know that you know. This is what is known to philosophers and linguists as mutual
    knowledge, and it plays a potent role in many social circumstances. Without any explicit
    agreement, mutual knowledge seals the deal: you then have no right to betray this bond by
    unilaterally divulging it, or even discussing it.

    1. Great points, though “conspire” literally means “to breathe together,” my friend.

      Check out this short, fascinating video, in which Jane Goodall posits that her chimpanzees might be exhibiting a primitive form of “religious / spiritual awe” in the presence of a waterfall. It goes a LONG way towards explaining our human propensity for religion. I am an Atheist / Humanist, but if “God” is Nature and we are Nature, the we are gods, suppose… if deeply flawed ones, of course!

  2. An interesting read, indeed! I posit that most priests who study history realize that humans create gods, not the other way around. Here is the “A List” from Richard Carlyon’s book, A Guide to the Gods, that lists and describes over 1200 gods and goddesses:

    Aah, Abathur, Abere, Abyss, Acat, Achamoth, Addad, Addu, Aditi, Adon, Adonai, Adonis, Adrasteia, Aegir, Aeolus, Aesir, Agassou, Agastya, Agloolik, Agni, Agunua, Agwe, Ahriman, Ahti, Ahto, Ahura Mazda, Aidoneus, Aipaloovik, Aji-Suki-Taka-Hi-Kone, Akka, Akna, Akongo, Akovoduon, Akuj, Alaisiagae, Alcis, Aleyin, Alfheim, Allah, Alphito, Aluluei, Amahraspanda, Ama-No- Kagaseo, Ama-No-Minakanushi-No-Kami, Ama-No-Uzume, Amaterasu, Ama-Tsu-Kami, Amatsu Mikaboshi, Ambat, Amen, Amenhotep, Ame-No-Hohi, Ame-No-Oshido-Mimi, Ame-No-Wakahiko, Ament, Amenti, Amma, Ammon, Ammut, Amon, Amun, Amurru, Anaitas, Anahita, Anansi, Ananta, Anat, Andvari, Angerona, Angiris, Angrboda, Angus of the Brugh, Anhert, Anhur, Annunaki, Anpu, Anqet, Anshar, Anta, Antero Vipunen, Anu, Anubis, Anuket, Anukis, Anulap, Ao, Apep, Aphrodite, Apis, Apollo, Apophis, Apsu, Apu Punchao, Arawn, Archons, Ardhanarisvara, Ares, Arethusa, Argetlam, Argos, Arianthod, Ariconte, Artemis, Artemis of Ephesus, Arthur, Artio, Aruru, Asclepius, Aset, Asherat of the Sea, Ashtaroth, Ashtart, Ashtoreth, Ashur, Asparas, Astarte, Asuras, Asvins, Ataentsic, Ataokoloinona, Atar, Atea, Atea Rangi, Aten, Athene, Atlas, Atri, Atropos, Attis, Atum, Auchimalgen, Auf, Aulanerk, Aumanil, Aurora, Ayida, Awonawilona, Azacca.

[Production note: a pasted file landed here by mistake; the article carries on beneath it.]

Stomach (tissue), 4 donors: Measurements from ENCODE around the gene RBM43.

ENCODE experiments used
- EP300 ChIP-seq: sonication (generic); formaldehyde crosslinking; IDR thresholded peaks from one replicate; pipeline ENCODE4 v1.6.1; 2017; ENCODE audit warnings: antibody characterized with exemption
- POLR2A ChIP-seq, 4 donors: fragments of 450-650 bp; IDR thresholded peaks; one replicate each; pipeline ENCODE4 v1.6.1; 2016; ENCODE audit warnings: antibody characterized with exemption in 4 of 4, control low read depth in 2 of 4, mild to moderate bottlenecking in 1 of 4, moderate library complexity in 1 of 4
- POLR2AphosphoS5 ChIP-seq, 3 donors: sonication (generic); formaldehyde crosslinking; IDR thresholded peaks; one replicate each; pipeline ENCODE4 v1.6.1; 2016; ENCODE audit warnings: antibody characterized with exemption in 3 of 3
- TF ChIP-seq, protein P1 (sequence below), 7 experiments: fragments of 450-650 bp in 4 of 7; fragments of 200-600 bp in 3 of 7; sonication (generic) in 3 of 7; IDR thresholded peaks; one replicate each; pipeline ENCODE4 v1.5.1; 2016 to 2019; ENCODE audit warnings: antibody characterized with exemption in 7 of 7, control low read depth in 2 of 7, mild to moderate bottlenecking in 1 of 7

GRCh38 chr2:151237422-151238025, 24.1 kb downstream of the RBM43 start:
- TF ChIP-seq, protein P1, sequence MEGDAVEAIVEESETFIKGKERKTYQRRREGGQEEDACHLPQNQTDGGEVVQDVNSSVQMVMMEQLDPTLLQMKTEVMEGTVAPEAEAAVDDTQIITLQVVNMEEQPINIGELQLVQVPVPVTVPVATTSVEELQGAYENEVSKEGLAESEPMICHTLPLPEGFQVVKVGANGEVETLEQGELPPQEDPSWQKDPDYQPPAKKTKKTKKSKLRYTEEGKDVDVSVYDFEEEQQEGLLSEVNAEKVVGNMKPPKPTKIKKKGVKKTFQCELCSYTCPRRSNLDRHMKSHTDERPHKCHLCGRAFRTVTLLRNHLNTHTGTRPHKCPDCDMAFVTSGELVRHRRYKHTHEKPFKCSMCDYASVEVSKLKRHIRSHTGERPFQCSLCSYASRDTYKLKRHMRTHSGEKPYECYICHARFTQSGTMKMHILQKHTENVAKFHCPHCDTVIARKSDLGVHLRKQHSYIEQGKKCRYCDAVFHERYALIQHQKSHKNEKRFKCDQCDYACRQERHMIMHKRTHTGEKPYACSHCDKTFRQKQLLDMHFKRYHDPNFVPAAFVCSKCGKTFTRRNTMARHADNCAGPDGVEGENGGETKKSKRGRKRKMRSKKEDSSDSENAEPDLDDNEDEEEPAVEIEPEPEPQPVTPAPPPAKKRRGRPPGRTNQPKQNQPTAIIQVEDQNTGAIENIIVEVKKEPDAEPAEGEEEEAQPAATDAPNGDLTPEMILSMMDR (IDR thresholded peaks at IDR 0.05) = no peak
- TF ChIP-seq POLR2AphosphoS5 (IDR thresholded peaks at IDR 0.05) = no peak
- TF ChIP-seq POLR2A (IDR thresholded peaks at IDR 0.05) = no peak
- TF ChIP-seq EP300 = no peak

…However, I was flat-out astonished and depressed when Carlyon stated that the Judea-Christian faith was the “one true faith!” How dare he make such an assumption, knowing that both Yahweh (the Greek Adonai, above) and Jesus are merely more recent manifestations of much older gods and thus indistinguishable from them? Since gods clearly spring from our brains, it is very interesting that the earliest deities – goddesses – sprang from our holistic, concrete, synthesizing RIGHT brains and later gods came from our linear, abstract, sequential (male-dominant) LEFT brains:

    “Why is it continually inferred that the age of the “pagan” religions, the time of the worship of the female deities (if mentioned at all) was dark and chaotic, mysterious and evil, without the light of order and reason that supposedly accompanied later male religions, when it has been archeologically confirmed that the earliest law, government, medicine, agriculture, metallurgy, wheeled vehicles, ceramics, textiles and written languages were initially developed in societies that worshipped the Goddess?”
    – (late) Art and History Professor Merlin Stone